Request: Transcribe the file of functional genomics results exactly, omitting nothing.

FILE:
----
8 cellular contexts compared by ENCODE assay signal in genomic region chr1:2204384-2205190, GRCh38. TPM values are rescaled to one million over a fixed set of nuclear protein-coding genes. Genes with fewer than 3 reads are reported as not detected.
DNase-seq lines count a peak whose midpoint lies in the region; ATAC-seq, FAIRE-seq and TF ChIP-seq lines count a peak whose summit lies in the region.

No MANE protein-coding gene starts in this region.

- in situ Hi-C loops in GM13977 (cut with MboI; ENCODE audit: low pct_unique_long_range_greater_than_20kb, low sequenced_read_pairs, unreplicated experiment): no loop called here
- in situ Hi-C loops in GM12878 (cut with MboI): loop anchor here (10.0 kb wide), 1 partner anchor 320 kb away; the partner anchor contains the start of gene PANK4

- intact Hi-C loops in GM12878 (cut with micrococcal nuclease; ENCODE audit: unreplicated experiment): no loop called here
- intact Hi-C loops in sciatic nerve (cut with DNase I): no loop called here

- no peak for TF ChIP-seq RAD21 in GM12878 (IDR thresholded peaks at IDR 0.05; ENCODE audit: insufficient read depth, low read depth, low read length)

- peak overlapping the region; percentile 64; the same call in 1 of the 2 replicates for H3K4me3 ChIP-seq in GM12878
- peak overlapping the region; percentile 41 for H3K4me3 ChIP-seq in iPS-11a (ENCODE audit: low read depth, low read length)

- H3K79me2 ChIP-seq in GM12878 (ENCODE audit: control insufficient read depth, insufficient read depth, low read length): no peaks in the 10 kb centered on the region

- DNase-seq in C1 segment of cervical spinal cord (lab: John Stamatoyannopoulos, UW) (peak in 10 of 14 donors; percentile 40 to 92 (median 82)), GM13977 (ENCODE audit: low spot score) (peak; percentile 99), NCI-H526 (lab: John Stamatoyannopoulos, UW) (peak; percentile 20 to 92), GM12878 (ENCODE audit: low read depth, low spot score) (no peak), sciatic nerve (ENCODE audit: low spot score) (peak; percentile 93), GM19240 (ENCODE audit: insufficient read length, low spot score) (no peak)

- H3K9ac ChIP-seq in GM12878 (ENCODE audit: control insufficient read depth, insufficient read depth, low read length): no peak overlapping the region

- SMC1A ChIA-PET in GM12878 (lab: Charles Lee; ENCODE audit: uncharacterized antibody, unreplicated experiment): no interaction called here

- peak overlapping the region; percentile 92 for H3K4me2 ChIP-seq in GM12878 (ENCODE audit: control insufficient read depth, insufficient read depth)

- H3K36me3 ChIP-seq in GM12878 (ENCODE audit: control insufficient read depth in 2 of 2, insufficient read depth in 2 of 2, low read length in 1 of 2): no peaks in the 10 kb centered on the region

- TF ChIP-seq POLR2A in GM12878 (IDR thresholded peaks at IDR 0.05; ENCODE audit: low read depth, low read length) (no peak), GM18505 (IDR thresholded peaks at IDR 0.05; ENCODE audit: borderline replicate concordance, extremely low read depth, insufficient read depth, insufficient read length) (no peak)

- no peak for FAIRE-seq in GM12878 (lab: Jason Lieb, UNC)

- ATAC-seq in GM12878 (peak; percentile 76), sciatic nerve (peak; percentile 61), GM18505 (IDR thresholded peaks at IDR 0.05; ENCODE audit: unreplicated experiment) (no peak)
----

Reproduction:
8 cellular contexts compared by ENCODE assay signal in genomic region chr1:2204384-2205190, GRCh38. TPM values are rescaled to one million over a fixed set of nuclear protein-coding genes. Genes with fewer than 3 reads are reported as not detected.
DNase-seq lines count a peak whose midpoint lies in the region; ATAC-seq, FAIRE-seq and TF ChIP-seq lines count a peak whose summit lies in the region.

No MANE protein-coding gene starts in this region.

- in situ Hi-C loops in GM13977 (cut with MboI; ENCODE audit: low pct_unique_long_range_greater_than_20kb, low sequenced_read_pairs, unreplicated experiment): no loop called here
- in situ Hi-C loops in GM12878 (cut with MboI): loop anchor here (10.0 kb wide), 1 partner anchor 320 kb away; the partner anchor contains the start of gene PANK4

- intact Hi-C loops in GM12878 (cut with micrococcal nuclease; ENCODE audit: unreplicated experiment): no loop called here
- intact Hi-C loops in sciatic nerve (cut with DNase I): no loop called here

- no peak for TF ChIP-seq RAD21 in GM12878 (IDR thresholded peaks at IDR 0.05; ENCODE audit: insufficient read depth, low read depth, low read length)

- peak overlapping the region; percentile 64; the same call in 1 of the 2 replicates for H3K4me3 ChIP-seq in GM12878
- peak overlapping the region; percentile 41 for H3K4me3 ChIP-seq in iPS-11a (ENCODE audit: low read depth, low read length)

- H3K79me2 ChIP-seq in GM12878 (ENCODE audit: control insufficient read depth, insufficient read depth, low read length): no peaks in the 10 kb centered on the region

- DNase-seq in C1 segment of cervical spinal cord (lab: John Stamatoyannopoulos, UW) (peak in 10 of 14 donors; percentile 40 to 92 (median 82)), GM13977 (ENCODE audit: low spot score) (peak; percentile 99), NCI-H526 (lab: John Stamatoyannopoulos, UW) (peak; percentile 20 to 92), GM12878 (ENCODE audit: low read depth, low spot score) (no peak), sciatic nerve (ENCODE audit: low spot score) (peak; percentile 93), GM19240 (ENCODE audit: insufficient read length, low spot score) (no peak)

- H3K9ac ChIP-seq in GM12878 (ENCODE audit: control insufficient read depth, insufficient read depth, low read length): no peak overlapping the region

- SMC1A ChIA-PET in GM12878 (lab: Charles Lee; ENCODE audit: uncharacterized antibody, unreplicated experiment): no interaction called here

- peak overlapping the region; percentile 92 for H3K4me2 ChIP-seq in GM12878 (ENCODE audit: control insufficient read depth, insufficient read depth)

- H3K36me3 ChIP-seq in GM12878 (ENCODE audit: control insufficient read depth in 2 of 2, insufficient read depth in 2 of 2, low read length in 1 of 2): no peaks in the 10 kb centered on the region

- TF ChIP-seq POLR2A in GM12878 (IDR thresholded peaks at IDR 0.05; ENCODE audit: low read depth, low read length) (no peak), GM18505 (IDR thresholded peaks at IDR 0.05; ENCODE audit: borderline replicate concordance, extremely low read depth, insufficient read depth, insufficient read length) (no peak)

- no peak for FAIRE-seq in GM12878 (lab: Jason Lieb, UNC)

- ATAC-seq in GM12878 (peak; percentile 76), sciatic nerve (peak; percentile 61), GM18505 (IDR thresholded peaks at IDR 0.05; ENCODE audit: unreplicated experiment) (no peak)